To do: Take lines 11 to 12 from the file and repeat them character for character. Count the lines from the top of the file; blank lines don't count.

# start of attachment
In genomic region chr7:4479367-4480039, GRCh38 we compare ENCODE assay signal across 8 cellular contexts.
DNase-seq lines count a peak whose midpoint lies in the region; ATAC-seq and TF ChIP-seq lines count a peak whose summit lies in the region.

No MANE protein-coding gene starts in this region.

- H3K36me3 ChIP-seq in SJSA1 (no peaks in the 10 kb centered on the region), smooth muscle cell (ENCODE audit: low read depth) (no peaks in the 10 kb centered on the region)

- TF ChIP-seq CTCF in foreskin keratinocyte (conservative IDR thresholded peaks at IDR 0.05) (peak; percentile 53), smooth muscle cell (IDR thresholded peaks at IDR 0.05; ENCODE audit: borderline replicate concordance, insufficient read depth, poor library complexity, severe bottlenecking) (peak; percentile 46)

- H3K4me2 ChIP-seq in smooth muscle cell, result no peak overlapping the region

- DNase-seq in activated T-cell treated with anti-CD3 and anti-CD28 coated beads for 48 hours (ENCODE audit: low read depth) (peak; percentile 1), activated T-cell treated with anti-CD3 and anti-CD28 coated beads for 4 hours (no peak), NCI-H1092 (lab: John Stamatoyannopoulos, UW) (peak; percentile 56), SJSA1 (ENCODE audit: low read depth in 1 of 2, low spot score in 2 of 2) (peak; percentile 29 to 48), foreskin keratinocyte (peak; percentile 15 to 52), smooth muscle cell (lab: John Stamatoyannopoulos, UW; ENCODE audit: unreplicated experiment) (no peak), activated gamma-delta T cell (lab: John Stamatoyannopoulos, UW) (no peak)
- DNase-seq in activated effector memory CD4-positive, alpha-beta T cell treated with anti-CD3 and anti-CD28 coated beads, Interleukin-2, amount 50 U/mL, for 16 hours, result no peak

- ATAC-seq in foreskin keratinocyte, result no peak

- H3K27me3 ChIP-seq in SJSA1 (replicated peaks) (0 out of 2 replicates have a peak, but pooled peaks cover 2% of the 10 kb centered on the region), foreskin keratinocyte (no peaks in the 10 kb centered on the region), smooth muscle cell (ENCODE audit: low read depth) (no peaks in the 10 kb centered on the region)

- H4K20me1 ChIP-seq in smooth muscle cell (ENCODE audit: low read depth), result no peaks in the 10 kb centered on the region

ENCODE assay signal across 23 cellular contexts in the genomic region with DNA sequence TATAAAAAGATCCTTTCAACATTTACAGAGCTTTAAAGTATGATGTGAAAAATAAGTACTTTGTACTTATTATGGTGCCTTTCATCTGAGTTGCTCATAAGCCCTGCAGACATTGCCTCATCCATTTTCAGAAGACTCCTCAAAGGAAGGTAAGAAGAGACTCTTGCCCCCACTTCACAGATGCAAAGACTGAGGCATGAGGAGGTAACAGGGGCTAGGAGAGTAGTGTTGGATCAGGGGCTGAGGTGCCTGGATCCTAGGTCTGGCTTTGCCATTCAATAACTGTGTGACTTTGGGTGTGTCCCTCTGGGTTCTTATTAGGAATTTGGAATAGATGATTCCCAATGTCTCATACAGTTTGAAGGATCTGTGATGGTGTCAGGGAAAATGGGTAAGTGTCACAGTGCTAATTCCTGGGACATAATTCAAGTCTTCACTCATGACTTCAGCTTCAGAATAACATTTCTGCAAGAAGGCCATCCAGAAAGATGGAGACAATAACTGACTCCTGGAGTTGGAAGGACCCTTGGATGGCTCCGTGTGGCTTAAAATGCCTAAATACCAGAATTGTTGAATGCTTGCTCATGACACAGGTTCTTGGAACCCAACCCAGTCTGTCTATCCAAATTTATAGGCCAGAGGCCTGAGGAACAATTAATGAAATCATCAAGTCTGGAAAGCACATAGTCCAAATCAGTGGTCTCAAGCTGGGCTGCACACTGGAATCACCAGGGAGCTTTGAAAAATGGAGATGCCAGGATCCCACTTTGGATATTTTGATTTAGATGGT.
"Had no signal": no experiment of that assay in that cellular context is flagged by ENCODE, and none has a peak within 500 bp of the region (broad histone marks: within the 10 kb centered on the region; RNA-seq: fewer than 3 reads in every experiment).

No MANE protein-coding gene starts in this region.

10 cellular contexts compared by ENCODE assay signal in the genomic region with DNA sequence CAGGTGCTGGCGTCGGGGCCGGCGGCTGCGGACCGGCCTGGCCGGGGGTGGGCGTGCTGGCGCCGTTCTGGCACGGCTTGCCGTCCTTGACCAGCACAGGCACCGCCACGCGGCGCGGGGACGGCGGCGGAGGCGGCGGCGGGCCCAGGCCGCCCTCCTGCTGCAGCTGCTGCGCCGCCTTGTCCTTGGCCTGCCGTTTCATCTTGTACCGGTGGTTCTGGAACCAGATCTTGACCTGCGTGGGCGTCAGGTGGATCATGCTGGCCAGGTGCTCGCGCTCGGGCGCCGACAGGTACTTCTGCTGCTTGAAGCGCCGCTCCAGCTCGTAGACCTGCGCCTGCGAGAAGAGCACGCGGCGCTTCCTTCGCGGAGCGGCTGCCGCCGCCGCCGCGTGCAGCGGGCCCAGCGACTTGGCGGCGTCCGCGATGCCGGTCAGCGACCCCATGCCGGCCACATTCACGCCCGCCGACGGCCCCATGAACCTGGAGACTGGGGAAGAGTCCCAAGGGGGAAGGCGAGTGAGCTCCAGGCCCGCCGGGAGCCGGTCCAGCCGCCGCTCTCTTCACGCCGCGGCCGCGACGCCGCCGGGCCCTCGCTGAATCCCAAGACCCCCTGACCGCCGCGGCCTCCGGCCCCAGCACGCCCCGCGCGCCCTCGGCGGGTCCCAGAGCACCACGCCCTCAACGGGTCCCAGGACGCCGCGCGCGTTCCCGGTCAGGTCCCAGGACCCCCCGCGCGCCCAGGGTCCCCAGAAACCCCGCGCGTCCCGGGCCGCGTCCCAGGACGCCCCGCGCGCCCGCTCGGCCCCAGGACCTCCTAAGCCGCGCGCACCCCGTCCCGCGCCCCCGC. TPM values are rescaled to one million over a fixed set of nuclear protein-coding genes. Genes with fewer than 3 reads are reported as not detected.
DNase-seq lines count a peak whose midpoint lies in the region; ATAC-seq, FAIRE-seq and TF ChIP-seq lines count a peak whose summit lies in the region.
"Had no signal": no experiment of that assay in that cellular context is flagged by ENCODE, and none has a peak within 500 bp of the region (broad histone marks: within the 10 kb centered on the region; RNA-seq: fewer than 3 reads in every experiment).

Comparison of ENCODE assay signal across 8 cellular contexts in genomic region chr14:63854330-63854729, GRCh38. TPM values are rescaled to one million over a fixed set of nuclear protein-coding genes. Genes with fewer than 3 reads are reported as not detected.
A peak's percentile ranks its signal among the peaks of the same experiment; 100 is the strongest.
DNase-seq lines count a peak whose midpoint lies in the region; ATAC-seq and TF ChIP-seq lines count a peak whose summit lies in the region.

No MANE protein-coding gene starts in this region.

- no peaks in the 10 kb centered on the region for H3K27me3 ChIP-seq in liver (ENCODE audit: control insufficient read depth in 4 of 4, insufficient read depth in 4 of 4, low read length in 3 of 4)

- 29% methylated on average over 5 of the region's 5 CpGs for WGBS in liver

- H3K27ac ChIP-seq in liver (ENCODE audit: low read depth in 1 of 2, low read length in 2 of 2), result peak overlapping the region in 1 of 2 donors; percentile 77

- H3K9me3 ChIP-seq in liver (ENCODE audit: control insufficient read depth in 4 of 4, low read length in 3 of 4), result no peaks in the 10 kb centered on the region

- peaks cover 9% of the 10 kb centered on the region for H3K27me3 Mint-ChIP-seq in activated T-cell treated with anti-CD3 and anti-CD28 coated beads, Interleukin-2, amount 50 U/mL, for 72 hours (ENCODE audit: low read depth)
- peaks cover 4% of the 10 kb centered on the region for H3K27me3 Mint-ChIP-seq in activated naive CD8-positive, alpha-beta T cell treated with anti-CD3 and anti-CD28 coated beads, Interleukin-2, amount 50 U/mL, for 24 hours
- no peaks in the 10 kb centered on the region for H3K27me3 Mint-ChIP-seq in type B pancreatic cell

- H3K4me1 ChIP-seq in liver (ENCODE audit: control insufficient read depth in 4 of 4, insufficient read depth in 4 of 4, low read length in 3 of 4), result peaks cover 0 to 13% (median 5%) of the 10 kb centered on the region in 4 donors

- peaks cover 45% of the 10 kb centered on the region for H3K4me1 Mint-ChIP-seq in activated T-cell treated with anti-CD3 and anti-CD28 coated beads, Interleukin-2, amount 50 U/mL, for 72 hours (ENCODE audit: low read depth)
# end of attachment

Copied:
- H4K20me1 ChIP-seq in smooth muscle cell (ENCODE audit: low read depth), result no peaks in the 10 kb centered on the region

ENCODE assay signal across 23 cellular contexts in the genomic region with DNA sequence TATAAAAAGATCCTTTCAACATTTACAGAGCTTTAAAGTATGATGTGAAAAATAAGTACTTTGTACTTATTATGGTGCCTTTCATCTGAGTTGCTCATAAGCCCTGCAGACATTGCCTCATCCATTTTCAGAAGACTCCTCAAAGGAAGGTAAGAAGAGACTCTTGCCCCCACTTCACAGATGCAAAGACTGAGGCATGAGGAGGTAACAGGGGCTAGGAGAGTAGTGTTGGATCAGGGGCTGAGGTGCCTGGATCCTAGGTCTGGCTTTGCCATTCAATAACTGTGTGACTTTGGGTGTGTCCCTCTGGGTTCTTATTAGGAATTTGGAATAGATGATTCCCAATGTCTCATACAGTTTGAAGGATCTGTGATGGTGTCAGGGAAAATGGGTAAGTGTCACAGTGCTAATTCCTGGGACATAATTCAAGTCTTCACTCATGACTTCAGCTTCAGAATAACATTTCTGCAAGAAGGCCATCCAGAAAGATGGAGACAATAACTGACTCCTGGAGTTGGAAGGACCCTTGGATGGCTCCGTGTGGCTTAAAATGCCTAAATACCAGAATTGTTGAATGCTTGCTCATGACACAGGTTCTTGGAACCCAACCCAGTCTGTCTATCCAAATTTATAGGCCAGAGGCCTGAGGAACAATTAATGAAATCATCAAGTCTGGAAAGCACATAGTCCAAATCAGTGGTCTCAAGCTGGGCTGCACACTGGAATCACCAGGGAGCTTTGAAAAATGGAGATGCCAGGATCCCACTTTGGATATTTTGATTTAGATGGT.